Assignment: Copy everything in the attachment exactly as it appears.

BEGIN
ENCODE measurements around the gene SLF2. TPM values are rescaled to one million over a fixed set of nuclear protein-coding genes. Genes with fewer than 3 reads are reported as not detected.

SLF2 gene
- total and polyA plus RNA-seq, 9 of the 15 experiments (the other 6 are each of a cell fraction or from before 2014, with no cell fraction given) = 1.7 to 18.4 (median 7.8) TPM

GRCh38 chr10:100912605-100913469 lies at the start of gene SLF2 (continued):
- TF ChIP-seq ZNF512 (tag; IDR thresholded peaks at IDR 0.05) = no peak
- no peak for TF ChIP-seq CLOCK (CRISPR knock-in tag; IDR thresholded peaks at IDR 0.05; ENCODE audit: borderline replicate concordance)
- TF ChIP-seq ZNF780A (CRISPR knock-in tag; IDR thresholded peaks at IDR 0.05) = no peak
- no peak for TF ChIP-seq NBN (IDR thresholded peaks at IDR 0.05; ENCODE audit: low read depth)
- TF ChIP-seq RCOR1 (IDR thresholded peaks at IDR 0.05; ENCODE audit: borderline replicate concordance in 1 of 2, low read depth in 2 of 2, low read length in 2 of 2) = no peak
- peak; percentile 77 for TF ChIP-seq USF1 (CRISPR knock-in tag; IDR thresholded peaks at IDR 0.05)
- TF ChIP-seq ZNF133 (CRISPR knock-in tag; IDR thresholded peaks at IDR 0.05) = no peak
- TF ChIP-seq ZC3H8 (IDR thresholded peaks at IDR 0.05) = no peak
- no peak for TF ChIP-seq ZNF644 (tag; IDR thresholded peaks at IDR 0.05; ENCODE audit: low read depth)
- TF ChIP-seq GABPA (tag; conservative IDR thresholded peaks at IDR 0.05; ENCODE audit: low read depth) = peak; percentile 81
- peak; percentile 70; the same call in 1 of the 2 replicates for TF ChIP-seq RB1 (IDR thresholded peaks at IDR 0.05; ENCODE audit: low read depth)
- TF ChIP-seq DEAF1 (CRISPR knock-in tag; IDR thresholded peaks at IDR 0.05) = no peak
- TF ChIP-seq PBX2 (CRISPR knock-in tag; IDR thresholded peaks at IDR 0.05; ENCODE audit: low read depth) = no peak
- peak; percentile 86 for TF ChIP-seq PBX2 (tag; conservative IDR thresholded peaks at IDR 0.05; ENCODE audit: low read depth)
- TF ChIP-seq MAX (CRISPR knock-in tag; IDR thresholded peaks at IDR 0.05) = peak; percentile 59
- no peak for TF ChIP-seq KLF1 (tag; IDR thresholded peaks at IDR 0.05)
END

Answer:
ENCODE measurements around the gene SLF2. TPM values are rescaled to one million over a fixed set of nuclear protein-coding genes. Genes with fewer than 3 reads are reported as not detected.

SLF2 gene
- total and polyA plus RNA-seq, 9 of the 15 experiments (the other 6 are each of a cell fraction or from before 2014, with no cell fraction given) = 1.7 to 18.4 (median 7.8) TPM

GRCh38 chr10:100912605-100913469 lies at the start of gene SLF2 (continued):
- TF ChIP-seq ZNF512 (tag; IDR thresholded peaks at IDR 0.05) = no peak
- no peak for TF ChIP-seq CLOCK (CRISPR knock-in tag; IDR thresholded peaks at IDR 0.05; ENCODE audit: borderline replicate concordance)
- TF ChIP-seq ZNF780A (CRISPR knock-in tag; IDR thresholded peaks at IDR 0.05) = no peak
- no peak for TF ChIP-seq NBN (IDR thresholded peaks at IDR 0.05; ENCODE audit: low read depth)
- TF ChIP-seq RCOR1 (IDR thresholded peaks at IDR 0.05; ENCODE audit: borderline replicate concordance in 1 of 2, low read depth in 2 of 2, low read length in 2 of 2) = no peak
- peak; percentile 77 for TF ChIP-seq USF1 (CRISPR knock-in tag; IDR thresholded peaks at IDR 0.05)
- TF ChIP-seq ZNF133 (CRISPR knock-in tag; IDR thresholded peaks at IDR 0.05) = no peak
- TF ChIP-seq ZC3H8 (IDR thresholded peaks at IDR 0.05) = no peak
- no peak for TF ChIP-seq ZNF644 (tag; IDR thresholded peaks at IDR 0.05; ENCODE audit: low read depth)
- TF ChIP-seq GABPA (tag; conservative IDR thresholded peaks at IDR 0.05; ENCODE audit: low read depth) = peak; percentile 81
- peak; percentile 70; the same call in 1 of the 2 replicates for TF ChIP-seq RB1 (IDR thresholded peaks at IDR 0.05; ENCODE audit: low read depth)
- TF ChIP-seq DEAF1 (CRISPR knock-in tag; IDR thresholded peaks at IDR 0.05) = no peak
- TF ChIP-seq PBX2 (CRISPR knock-in tag; IDR thresholded peaks at IDR 0.05; ENCODE audit: low read depth) = no peak
- peak; percentile 86 for TF ChIP-seq PBX2 (tag; conservative IDR thresholded peaks at IDR 0.05; ENCODE audit: low read depth)
- TF ChIP-seq MAX (CRISPR knock-in tag; IDR thresholded peaks at IDR 0.05) = peak; percentile 59
- no peak for TF ChIP-seq KLF1 (tag; IDR thresholded peaks at IDR 0.05)